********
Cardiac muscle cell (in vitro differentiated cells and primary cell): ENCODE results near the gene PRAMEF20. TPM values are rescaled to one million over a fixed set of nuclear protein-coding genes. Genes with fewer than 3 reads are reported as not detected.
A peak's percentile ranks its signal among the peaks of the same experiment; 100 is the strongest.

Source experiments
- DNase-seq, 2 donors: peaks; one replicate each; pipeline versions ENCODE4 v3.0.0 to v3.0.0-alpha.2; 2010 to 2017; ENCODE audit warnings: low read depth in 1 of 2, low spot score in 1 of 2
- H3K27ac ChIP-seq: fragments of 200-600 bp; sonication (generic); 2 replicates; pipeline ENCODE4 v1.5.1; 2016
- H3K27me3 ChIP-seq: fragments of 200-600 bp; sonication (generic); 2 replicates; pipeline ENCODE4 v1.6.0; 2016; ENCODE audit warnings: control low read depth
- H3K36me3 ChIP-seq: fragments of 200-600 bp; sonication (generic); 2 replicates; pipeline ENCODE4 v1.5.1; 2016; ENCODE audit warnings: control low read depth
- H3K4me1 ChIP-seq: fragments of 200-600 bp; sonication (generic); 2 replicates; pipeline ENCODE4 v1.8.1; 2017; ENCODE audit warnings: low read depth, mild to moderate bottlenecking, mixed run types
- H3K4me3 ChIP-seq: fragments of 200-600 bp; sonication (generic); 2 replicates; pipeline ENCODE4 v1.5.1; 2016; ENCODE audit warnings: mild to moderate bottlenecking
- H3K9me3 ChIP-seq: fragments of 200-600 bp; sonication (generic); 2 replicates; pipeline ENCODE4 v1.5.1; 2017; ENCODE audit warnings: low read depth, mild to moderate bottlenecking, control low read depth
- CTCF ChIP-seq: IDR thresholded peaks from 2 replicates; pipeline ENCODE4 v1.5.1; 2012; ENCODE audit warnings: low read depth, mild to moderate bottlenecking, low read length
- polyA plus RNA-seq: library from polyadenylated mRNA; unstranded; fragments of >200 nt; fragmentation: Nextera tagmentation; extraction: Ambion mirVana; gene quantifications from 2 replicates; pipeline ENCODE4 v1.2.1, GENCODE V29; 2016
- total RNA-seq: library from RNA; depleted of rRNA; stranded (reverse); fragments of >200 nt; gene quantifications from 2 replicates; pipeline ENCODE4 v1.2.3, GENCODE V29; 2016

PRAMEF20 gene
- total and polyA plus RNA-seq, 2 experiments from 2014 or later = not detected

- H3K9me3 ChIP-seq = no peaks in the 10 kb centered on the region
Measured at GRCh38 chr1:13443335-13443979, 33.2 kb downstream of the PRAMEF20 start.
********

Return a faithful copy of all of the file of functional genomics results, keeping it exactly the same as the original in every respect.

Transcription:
Cardiac muscle cell (in vitro differentiated cells and primary cell): ENCODE results near the gene PRAMEF20. TPM values are rescaled to one million over a fixed set of nuclear protein-coding genes. Genes with fewer than 3 reads are reported as not detected.
A peak's percentile ranks its signal among the peaks of the same experiment; 100 is the strongest.

Source experiments
- DNase-seq, 2 donors: peaks; one replicate each; pipeline versions ENCODE4 v3.0.0 to v3.0.0-alpha.2; 2010 to 2017; ENCODE audit warnings: low read depth in 1 of 2, low spot score in 1 of 2
- H3K27ac ChIP-seq: fragments of 200-600 bp; sonication (generic); 2 replicates; pipeline ENCODE4 v1.5.1; 2016
- H3K27me3 ChIP-seq: fragments of 200-600 bp; sonication (generic); 2 replicates; pipeline ENCODE4 v1.6.0; 2016; ENCODE audit warnings: control low read depth
- H3K36me3 ChIP-seq: fragments of 200-600 bp; sonication (generic); 2 replicates; pipeline ENCODE4 v1.5.1; 2016; ENCODE audit warnings: control low read depth
- H3K4me1 ChIP-seq: fragments of 200-600 bp; sonication (generic); 2 replicates; pipeline ENCODE4 v1.8.1; 2017; ENCODE audit warnings: low read depth, mild to moderate bottlenecking, mixed run types
- H3K4me3 ChIP-seq: fragments of 200-600 bp; sonication (generic); 2 replicates; pipeline ENCODE4 v1.5.1; 2016; ENCODE audit warnings: mild to moderate bottlenecking
- H3K9me3 ChIP-seq: fragments of 200-600 bp; sonication (generic); 2 replicates; pipeline ENCODE4 v1.5.1; 2017; ENCODE audit warnings: low read depth, mild to moderate bottlenecking, control low read depth
- CTCF ChIP-seq: IDR thresholded peaks from 2 replicates; pipeline ENCODE4 v1.5.1; 2012; ENCODE audit warnings: low read depth, mild to moderate bottlenecking, low read length
- polyA plus RNA-seq: library from polyadenylated mRNA; unstranded; fragments of >200 nt; fragmentation: Nextera tagmentation; extraction: Ambion mirVana; gene quantifications from 2 replicates; pipeline ENCODE4 v1.2.1, GENCODE V29; 2016
- total RNA-seq: library from RNA; depleted of rRNA; stranded (reverse); fragments of >200 nt; gene quantifications from 2 replicates; pipeline ENCODE4 v1.2.3, GENCODE V29; 2016

PRAMEF20 gene
- total and polyA plus RNA-seq, 2 experiments from 2014 or later = not detected

- H3K9me3 ChIP-seq = no peaks in the 10 kb centered on the region
Measured at GRCh38 chr1:13443335-13443979, 33.2 kb downstream of the PRAMEF20 start.